Having to spend some time at Bad Kreuznach, a small city in southwest Germany, where SCHNEIDER still builds – or at least sells – lenses, I decided to bring a lens home to its town of birth: the Akarette II with its Schneider Kreuznach XENAR 3.5/50, which was given birth to at the Schneider works in Bad Kreuznach. The “system” was completed by a yellow filter and a distance meter.
Shortly after WWII the AKA company was founded in the Blackforest and later moved to Friedrichshafen, the hometown of the Zeppelin-airships. From 1950 to 1954 the Akarette II was built and sold with several standard lenses by different manufacturers, the most expensive one was the SCHNEIDER XENON 1.2/50mm.
The camera has two viewfinders, one for 50mm and one for 75mm lenses. It is not a rangefinder, although on first view it looks like one. The small lever at the front plate allows you to switch between the finders.
I found the camera at a pawnshop and decided to set her free – a good decision as I have to say. Even the first roll of film was astonishing but I did not take into account parallax compensation so I got a lot of foreground and did cut some heads.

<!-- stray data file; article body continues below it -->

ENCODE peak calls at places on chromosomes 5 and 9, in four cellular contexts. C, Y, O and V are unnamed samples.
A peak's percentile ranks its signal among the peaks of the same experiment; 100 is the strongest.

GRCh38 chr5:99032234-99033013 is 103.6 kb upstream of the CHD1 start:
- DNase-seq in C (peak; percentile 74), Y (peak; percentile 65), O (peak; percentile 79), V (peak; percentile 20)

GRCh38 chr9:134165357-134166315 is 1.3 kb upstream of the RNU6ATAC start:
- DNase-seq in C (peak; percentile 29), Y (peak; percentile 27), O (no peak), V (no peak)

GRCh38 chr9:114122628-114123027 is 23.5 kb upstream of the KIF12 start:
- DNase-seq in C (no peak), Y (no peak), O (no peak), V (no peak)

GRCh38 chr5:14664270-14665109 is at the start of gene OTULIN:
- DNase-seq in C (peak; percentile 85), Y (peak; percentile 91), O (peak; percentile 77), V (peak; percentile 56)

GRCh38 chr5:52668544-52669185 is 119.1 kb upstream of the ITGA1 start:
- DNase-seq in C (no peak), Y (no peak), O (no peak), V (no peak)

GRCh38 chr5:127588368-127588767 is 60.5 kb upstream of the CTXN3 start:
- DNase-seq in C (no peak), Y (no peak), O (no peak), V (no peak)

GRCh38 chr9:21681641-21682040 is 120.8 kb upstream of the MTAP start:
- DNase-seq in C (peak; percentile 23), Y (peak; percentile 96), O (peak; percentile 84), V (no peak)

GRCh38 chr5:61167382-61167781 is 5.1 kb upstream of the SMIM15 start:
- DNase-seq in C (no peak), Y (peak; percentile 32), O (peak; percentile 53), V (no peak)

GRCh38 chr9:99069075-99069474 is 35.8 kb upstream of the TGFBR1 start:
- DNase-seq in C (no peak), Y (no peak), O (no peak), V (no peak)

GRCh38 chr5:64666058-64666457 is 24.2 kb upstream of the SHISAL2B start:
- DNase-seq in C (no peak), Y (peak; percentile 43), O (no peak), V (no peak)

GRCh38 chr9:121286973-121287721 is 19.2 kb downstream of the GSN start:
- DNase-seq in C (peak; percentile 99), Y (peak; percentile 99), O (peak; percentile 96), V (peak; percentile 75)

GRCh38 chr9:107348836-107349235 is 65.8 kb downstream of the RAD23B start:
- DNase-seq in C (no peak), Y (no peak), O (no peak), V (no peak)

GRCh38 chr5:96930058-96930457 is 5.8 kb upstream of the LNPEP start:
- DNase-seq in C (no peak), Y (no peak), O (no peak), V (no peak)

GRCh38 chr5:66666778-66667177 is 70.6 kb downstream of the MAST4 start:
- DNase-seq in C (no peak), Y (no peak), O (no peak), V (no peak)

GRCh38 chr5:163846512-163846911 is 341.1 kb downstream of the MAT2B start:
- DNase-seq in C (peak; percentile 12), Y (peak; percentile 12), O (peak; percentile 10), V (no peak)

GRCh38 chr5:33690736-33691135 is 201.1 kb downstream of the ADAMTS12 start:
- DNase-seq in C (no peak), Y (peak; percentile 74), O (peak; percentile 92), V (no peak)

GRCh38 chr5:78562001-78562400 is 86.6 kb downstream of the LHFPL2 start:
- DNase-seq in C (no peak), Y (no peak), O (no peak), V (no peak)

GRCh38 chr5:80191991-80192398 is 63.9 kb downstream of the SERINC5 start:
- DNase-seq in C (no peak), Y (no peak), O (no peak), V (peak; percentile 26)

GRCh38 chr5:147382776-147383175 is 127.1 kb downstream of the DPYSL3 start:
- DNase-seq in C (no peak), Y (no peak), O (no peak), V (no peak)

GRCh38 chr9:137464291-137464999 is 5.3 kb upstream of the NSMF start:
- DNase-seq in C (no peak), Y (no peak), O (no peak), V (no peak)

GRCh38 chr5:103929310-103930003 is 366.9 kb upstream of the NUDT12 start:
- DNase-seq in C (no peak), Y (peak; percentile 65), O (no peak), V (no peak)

The weather was not too good while shooting this roll: not sunny, some fog and even a little bit of rain – not the best circumstances for such an old lens, one might think. But it turned out, that the XENAR is still a very sharp lens after about 65 years, which has very nice characteristics. Not too much contrast (the yellow filter helped a little bit).
Even if the camera together with the distance meter looks somewhat bulky, after some moments it appears to be quite handy and well usable. Of course, it takes some time to measure the light with an external meter (I used Sunny 16 for this roll). Simply set the shutter speed, aperture and distance manually.
If my experience is anything to go by, you will get a lot of feedback when using one – mostly from elderly men who pretend to own a LEICA, young women who assure you that the camera is “so cute” or people who ask whether film is still available.
Thanks for reading,
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This series is produced in conjunction with Hamish Gill's excellent 35mmc.com. Head on over to read the other half of these stories there.
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